Oxford and Other Things

First off, I'm going to apologize for all the upcoming building pictures. I'd heard Oxford was beautiful, but the architecture here was just incredible!! I figure if you're reading this blog, you're probably a little bit like me, and if you're a little bit like me, you'll like the pics a little bit anyways.

I must've arrived in Oxford on the coldest day I've yet experienced here in England. I'm sure it was only in the 40s or so, but I was convinced I'd time-traveled into January. Above are views from the double-decker Megabus (yes, it was red) that I just barely caught. I was careful to leave ample time for getting to the bus stop, but somehow I still managed to use it all up in sorting out 3 different directions from 3 different people, my own poorly drawn map, and my ever-failing sense of direction. The place was all of 2 blocks from where the tube let me off, so I thought I couldn't miss. Directions and me are just a rubbish match.

Anyway, I did manage to get on, and even scored a seat on the second level, right up in the front. That meant I got the best view coming into town.

And boy what a town!!

 There were bikes all over in Oxford, but this was definitely the saddest of them all.

In all honesty there isn't a lot to actually do in Oxford, unless you're an Oxford student, that is. Much of the school is closed to the public, understandably, and the place itself is so tiny it's pretty easy to absorb most of it in about 4 hours. I was there for 6, and a great deal of my adventure was spent museum-hopping to keep warm. I spent far more time in the Maths and Sciences Museum than I probably would have under normal circumstances, but now I know all sorts of new things! There was an original solution drawn in chalk by Albert Einstein -- some student saved the blackboard after one of his guest lectures! I also found out that doctors used to determine where to avoid letting blood by which sign the moon was in. About this time our chests are in danger. So weird, but so cool!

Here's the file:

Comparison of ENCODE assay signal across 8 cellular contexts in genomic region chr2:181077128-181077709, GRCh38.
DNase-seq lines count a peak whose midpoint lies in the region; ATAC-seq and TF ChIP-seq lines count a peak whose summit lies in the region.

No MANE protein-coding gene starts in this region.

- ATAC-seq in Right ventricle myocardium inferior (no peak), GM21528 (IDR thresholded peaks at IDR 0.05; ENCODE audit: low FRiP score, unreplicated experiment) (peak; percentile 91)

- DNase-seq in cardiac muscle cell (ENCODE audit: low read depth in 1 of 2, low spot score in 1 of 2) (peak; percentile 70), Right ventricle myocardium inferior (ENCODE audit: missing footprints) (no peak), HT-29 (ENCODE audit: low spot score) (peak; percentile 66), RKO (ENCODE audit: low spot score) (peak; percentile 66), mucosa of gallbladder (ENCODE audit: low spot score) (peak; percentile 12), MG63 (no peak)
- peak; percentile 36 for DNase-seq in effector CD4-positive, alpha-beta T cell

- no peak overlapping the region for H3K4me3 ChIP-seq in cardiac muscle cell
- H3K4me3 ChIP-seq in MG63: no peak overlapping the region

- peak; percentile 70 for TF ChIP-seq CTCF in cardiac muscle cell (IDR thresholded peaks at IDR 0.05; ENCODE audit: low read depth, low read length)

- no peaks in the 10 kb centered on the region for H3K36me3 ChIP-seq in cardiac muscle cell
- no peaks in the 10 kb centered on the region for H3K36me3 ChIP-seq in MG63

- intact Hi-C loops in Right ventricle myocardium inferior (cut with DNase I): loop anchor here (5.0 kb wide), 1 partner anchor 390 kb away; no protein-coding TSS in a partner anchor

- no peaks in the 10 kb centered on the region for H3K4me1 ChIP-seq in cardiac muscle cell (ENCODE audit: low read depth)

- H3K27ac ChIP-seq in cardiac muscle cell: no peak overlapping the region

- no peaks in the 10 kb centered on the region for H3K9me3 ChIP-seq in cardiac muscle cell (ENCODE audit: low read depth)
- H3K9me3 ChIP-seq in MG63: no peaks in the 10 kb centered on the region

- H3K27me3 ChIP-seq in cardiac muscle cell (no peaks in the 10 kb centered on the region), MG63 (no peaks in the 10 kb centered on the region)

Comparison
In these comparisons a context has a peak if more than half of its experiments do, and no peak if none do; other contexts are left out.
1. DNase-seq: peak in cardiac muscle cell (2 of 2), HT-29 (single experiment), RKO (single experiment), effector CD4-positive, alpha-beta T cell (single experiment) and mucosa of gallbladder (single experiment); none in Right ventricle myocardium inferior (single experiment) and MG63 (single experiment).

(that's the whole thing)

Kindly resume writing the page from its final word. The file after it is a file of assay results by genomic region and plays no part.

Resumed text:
One of my favorite exhibits was just beyond this building:


It was called "treasures" and displayed various artifacts that have come into library's possession over the course of history, much like what I described from the British National Library. Among this collection, however, was the very first Folio copy of Shakespeare's printed works, an original watercolor of Smaug by J.R.R. Tolkien, an original edition of William Blake's Songs of Innocence open to the "Nurse's Song" poem and colored engraving, a draft chapter from Lyra's Oxford by Philip Pullman (his handwriting is so interesting!), another Jane Austen journal that I would much liked to have seen more than two pages of, and a first draft of Mary Shelley's Frankenstein (from the chapter where the monster wakes up, of course) WITH HER HUSBAND'S CORRECTIONS IN THE MARGINS. Good old Percy and Mary... prolly the most morbidly-sweet, weird couple ever. (If you don't know about them and are looking for a good story check it out, under Percy Bysshe Shelley. Great stuff.

Back to buildings! Before I had to find refuge for my frozen limbs in the museums, I spent a great deal of time wandering up and down the streets, peering down every alleyway that was accessible to me -- and some that weren't! Here's what I found:

Miss Kowalski, are you in here??

This is a library. A LIBRARY!

New friend.
On the other side of this gate (and facing the opposite direction) is where the film "An Education" ends. See here, about 5:25 in.
Also, weird thing -- I heard the opening song in this clip in the tube station right before I left. A man with an accordion was playing it.